Insiders vs. outsiders in economics

Outsiders have their own form of confidence. When they look at the Insider, they think that they see a naked emperor. They understand the Insiders’ methods well enough. But the Outsiders are convinced that these methods are narrow-minded and limiting.
During the housing bubble, when he wanted to confirm his hypothesis that home buyers were expecting unsustainable rates of house price appreciation, Shiller took surveys of consumers, inquiring how much they expected prices to rise. He found that, indeed, they were expecting home prices to go up 10 percent per year, consistent with then-recent experience but way out of line with overall inflation trends. Still, the idea of examining consumers’ expectations by asking them was a flaky thing for an economist to do. If you had posed the problem to nearly any other economist, the response would have been to write down a mathematical model, perhaps involving complex stochastic calculus. This model would have been presented to you as the way that consumers ought to form their expectations, and therefore one could presume that this is how they did form their expectations.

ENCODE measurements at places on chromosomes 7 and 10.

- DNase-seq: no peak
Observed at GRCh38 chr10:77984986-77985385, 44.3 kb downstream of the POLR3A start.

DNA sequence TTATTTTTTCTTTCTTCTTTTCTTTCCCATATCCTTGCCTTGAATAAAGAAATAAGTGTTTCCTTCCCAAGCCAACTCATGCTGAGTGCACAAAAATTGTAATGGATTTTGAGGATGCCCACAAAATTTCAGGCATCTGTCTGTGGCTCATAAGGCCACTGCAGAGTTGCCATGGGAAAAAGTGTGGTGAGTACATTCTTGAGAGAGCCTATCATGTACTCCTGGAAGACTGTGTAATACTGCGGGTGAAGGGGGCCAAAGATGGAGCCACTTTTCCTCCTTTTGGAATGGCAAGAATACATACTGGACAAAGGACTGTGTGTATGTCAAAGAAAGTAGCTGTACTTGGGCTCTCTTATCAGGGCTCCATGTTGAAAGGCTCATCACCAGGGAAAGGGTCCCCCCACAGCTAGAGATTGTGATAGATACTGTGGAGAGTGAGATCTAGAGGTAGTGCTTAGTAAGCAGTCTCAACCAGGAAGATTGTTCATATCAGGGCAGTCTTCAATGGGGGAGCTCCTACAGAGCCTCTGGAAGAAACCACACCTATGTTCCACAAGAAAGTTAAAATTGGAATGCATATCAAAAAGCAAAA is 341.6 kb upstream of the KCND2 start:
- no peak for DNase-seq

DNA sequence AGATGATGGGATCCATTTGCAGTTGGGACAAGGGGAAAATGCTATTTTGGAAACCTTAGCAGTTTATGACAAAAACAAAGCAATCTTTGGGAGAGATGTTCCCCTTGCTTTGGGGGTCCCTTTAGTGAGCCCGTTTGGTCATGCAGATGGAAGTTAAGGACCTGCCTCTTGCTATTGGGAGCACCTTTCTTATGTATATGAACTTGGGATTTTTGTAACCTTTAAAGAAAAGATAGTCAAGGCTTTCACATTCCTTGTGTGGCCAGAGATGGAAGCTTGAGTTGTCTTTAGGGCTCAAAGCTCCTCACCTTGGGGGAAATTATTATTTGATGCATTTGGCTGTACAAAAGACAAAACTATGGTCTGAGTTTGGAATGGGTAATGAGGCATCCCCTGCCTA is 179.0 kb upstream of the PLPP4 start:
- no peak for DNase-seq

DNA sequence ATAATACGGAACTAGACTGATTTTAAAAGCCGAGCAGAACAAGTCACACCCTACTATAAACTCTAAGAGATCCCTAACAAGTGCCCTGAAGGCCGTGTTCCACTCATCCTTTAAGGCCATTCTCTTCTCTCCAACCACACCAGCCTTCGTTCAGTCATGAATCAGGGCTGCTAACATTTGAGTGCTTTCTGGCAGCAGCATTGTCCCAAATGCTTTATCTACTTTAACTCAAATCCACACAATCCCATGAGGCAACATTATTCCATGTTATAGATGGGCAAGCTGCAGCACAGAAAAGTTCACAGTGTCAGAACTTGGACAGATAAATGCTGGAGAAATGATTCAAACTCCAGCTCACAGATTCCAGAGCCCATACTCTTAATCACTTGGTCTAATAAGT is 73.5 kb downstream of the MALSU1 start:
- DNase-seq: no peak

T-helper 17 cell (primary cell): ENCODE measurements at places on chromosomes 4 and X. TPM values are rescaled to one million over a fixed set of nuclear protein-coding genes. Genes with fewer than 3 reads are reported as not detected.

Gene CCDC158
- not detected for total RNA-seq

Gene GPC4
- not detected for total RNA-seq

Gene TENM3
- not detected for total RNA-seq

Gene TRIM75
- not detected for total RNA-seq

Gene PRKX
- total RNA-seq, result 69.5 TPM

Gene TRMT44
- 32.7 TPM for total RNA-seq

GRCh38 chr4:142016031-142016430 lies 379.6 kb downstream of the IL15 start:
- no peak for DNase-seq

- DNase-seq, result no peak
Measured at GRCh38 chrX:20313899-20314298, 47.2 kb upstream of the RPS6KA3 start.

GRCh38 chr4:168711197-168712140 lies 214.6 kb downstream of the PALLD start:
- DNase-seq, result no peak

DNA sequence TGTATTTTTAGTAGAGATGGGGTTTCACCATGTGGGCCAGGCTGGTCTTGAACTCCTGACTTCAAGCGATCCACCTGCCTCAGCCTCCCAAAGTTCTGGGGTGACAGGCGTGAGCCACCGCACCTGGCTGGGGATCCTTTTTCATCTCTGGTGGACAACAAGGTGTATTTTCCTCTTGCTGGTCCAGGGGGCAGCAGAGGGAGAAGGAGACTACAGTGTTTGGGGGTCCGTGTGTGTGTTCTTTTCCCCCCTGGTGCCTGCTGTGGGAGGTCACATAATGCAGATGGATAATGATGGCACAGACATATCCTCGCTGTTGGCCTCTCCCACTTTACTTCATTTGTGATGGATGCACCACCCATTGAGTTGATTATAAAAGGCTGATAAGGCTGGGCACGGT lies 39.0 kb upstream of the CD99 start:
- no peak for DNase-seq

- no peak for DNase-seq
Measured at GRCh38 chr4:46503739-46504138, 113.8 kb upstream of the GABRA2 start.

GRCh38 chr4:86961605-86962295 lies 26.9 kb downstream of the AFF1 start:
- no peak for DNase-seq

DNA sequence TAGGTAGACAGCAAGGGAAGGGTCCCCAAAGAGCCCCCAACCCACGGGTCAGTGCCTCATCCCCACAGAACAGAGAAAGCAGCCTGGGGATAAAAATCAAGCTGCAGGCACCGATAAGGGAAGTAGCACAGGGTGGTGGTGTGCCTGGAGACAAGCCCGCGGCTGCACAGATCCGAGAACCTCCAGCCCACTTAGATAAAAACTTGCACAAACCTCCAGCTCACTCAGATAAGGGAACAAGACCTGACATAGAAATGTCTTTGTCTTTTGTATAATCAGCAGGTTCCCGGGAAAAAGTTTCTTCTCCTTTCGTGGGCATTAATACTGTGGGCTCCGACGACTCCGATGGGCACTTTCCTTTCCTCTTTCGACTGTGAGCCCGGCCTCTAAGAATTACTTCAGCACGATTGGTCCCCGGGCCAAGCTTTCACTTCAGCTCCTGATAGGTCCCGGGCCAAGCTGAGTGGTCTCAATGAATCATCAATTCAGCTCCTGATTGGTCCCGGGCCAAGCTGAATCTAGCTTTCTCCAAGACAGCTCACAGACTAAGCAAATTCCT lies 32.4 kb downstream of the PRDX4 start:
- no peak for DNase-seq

In the playground politics of macroeconomics, even a Nobel Prize may not grant you membership in the Insider club. For that, you have to conform to the norms of the Insiders, which means above all treating Stan Fischer, Olivier Blanchard, Ben Bernanke, and other certified members of the club with the utmost respect. If you question their wisdom, then you are automatically an Outsider. When Stan Fischer makes a mental tally of the views of “every respectable economist,” yours will not count.
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